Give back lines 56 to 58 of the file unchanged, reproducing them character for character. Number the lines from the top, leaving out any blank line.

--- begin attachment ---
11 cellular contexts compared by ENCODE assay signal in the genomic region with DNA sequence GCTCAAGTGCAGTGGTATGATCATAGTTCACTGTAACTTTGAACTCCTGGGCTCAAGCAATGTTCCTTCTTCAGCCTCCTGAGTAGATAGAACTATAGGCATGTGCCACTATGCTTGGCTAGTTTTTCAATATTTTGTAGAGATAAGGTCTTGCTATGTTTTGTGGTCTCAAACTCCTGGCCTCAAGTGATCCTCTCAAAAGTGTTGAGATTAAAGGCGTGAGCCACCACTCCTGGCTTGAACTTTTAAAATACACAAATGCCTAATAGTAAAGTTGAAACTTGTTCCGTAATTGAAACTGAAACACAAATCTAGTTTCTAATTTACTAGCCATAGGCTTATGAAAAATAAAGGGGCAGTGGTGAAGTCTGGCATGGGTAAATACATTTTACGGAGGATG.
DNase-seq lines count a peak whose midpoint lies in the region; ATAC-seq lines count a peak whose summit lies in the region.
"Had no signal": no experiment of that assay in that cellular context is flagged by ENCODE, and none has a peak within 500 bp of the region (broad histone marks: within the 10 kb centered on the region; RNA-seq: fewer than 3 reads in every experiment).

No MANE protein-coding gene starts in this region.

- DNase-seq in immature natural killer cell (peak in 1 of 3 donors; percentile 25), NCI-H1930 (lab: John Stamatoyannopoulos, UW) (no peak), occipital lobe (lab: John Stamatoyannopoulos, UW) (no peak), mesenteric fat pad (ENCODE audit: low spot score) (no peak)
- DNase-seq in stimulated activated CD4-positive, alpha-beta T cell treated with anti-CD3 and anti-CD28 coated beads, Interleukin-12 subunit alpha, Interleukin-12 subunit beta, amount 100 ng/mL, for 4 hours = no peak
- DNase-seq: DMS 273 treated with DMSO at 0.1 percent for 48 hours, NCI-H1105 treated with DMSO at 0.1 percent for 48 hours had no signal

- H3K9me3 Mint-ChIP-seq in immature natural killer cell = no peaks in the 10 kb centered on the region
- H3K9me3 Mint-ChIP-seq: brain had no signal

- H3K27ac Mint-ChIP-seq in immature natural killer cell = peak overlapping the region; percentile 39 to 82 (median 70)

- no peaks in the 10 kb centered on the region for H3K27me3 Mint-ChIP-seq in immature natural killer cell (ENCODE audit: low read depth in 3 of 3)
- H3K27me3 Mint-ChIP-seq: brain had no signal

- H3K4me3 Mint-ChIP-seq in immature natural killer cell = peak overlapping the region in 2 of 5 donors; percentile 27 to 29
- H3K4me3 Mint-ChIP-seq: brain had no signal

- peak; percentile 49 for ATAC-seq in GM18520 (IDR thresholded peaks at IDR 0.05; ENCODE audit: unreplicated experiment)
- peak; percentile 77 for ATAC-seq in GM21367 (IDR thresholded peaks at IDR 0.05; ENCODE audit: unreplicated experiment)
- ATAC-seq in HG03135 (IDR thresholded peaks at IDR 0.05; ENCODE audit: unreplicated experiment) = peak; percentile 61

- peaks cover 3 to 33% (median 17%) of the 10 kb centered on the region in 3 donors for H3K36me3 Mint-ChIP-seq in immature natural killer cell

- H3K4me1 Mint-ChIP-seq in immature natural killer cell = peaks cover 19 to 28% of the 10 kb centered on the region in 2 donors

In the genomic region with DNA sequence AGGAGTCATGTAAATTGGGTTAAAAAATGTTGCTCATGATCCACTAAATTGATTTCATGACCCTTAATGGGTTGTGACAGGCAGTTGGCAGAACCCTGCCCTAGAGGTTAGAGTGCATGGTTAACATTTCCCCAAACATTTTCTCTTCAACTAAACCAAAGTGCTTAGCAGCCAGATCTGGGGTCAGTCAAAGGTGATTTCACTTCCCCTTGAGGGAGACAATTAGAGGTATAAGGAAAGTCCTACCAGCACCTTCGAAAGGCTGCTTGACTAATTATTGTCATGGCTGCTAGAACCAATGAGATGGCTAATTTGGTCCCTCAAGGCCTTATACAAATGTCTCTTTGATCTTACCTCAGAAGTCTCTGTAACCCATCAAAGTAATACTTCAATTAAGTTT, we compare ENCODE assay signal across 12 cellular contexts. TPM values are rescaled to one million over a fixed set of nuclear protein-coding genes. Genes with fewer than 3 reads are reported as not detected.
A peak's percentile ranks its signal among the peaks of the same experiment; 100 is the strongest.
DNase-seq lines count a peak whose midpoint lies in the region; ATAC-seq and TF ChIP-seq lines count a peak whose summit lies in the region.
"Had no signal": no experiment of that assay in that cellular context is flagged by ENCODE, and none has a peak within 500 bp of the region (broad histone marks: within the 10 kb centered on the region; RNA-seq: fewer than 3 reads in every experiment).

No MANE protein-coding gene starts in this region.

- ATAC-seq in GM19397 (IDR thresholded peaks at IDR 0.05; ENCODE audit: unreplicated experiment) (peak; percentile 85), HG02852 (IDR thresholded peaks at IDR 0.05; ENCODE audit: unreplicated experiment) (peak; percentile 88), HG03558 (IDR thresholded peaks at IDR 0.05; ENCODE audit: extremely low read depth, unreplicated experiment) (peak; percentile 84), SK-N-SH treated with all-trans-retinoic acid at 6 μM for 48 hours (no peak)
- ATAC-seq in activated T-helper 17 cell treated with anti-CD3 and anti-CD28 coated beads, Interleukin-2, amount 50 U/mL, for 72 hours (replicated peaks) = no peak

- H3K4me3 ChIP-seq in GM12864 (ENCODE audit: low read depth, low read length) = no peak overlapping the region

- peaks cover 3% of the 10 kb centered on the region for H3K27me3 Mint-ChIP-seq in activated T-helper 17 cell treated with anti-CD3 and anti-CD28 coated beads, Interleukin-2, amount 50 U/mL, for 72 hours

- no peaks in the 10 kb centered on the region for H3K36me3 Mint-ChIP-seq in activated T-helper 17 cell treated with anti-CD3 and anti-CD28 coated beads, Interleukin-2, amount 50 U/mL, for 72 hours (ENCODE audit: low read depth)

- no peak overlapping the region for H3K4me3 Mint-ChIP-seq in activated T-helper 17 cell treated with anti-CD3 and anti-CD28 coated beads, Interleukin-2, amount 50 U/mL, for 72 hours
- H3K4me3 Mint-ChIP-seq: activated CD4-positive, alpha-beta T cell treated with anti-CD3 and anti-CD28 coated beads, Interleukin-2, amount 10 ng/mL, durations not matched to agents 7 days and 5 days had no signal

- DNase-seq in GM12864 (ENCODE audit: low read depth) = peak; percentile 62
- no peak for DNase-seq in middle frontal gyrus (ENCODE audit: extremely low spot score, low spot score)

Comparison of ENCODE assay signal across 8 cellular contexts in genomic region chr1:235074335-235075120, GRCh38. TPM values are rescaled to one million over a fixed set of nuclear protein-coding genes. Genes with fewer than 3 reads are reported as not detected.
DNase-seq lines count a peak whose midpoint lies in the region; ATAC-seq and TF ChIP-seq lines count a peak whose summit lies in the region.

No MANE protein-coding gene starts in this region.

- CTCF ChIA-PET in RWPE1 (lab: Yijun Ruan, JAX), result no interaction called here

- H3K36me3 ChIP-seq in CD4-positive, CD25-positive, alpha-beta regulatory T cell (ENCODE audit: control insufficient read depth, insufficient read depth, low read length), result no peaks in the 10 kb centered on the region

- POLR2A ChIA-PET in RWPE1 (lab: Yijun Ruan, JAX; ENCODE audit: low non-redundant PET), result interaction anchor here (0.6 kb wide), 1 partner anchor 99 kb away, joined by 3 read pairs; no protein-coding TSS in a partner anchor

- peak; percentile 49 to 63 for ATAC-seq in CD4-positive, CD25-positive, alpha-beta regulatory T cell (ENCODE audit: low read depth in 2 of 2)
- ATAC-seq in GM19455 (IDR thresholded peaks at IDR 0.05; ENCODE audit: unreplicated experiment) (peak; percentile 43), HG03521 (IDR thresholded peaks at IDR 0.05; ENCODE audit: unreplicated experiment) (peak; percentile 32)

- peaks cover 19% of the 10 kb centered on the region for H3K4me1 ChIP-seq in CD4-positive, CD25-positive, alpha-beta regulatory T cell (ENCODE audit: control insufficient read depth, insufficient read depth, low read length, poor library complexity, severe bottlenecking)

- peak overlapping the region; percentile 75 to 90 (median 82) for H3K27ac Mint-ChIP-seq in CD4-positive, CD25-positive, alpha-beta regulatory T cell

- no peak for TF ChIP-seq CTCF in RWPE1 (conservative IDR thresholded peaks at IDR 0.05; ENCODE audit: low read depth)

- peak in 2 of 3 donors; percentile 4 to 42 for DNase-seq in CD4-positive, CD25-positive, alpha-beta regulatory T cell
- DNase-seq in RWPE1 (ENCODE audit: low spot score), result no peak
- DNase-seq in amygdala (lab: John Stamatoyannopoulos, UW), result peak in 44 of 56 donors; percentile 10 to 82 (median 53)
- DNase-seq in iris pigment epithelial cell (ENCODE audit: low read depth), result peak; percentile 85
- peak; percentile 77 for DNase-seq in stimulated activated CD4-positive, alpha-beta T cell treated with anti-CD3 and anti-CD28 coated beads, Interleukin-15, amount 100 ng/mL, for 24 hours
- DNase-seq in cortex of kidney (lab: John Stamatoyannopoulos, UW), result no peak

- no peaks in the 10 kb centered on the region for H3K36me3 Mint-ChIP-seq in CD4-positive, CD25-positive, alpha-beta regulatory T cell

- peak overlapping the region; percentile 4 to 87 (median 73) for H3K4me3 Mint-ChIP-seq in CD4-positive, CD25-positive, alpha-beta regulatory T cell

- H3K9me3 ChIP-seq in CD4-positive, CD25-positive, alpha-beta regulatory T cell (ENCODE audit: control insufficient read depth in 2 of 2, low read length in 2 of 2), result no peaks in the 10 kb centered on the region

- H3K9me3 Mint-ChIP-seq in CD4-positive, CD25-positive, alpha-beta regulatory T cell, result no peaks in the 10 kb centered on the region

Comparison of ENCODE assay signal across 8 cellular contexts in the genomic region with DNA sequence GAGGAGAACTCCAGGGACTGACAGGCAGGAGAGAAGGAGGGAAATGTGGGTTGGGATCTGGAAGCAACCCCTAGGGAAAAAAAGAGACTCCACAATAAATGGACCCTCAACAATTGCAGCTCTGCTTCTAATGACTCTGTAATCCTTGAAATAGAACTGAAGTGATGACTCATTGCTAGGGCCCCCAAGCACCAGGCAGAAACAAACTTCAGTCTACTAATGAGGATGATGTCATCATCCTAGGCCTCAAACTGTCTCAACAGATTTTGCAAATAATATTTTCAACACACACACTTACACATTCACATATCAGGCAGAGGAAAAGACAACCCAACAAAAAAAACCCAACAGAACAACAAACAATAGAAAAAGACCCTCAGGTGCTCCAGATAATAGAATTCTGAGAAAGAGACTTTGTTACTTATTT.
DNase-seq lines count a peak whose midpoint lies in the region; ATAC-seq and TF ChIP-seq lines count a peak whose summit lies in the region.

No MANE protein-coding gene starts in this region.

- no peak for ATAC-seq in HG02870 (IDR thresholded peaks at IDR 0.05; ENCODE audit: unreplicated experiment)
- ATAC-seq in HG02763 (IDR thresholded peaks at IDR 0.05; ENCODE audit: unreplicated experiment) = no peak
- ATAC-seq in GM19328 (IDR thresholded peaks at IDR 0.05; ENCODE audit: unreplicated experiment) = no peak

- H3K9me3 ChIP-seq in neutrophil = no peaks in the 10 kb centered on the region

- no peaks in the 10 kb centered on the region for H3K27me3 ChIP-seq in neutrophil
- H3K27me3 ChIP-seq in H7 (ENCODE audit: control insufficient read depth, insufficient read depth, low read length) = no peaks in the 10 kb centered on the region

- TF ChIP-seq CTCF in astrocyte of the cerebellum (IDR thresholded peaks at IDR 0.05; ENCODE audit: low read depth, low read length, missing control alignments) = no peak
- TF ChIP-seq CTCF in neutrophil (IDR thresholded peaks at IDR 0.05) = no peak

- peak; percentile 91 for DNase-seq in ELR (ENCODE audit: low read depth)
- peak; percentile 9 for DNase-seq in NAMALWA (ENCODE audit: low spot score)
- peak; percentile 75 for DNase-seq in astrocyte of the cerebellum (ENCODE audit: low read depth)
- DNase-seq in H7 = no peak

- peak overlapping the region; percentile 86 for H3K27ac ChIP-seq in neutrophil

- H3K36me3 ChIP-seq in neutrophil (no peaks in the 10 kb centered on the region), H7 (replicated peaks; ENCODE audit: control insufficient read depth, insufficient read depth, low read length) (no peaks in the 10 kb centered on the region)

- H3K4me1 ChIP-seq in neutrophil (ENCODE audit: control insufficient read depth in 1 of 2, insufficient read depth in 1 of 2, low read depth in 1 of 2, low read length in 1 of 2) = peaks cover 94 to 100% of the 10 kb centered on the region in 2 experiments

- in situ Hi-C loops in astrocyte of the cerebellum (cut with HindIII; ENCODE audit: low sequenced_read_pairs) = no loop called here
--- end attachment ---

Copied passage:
DNase-seq lines count a peak whose midpoint lies in the region; ATAC-seq and TF ChIP-seq lines count a peak whose summit lies in the region.

No MANE protein-coding gene starts in this region.

- no peak for ATAC-seq in HG02870 (IDR thresholded peaks at IDR 0.05; ENCODE audit: unreplicated experiment)